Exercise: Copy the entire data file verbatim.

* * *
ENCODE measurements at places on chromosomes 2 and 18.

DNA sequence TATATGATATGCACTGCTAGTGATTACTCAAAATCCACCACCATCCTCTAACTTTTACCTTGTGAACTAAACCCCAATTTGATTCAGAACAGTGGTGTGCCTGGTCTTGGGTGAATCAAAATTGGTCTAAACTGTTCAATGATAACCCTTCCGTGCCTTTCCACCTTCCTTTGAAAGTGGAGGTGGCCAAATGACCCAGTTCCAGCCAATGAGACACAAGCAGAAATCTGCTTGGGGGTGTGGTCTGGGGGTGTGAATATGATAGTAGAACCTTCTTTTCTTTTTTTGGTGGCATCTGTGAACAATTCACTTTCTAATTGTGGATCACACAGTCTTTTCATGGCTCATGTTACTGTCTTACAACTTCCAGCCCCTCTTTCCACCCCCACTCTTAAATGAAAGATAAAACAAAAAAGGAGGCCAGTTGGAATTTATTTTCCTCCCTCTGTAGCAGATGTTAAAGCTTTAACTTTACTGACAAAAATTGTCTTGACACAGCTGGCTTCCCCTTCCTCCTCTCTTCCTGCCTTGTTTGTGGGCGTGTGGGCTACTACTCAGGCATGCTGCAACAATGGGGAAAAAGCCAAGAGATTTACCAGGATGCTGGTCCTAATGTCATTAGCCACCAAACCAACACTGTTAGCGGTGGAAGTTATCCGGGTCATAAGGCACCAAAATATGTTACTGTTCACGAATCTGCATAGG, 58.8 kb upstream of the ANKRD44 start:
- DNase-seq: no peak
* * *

ENCODE measurements at places on chromosomes 2 and 18.

DNA sequence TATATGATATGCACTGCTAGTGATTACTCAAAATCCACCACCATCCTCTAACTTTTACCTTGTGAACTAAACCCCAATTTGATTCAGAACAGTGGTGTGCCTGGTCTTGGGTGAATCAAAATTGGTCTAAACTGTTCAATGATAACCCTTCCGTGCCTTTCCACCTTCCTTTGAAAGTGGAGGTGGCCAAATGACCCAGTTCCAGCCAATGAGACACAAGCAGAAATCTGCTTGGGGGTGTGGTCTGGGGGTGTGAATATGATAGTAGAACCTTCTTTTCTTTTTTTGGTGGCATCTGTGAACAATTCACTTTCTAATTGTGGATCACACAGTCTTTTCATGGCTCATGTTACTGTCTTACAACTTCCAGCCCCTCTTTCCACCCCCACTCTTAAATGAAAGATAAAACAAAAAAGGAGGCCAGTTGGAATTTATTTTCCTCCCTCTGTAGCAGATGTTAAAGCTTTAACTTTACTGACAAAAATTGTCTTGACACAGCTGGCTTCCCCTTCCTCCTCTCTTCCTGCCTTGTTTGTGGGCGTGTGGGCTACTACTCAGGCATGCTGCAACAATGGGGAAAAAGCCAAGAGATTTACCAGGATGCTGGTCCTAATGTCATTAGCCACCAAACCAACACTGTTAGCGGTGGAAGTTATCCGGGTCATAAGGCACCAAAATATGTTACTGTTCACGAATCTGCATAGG, 58.8 kb upstream of the ANKRD44 start:
- DNase-seq: no peak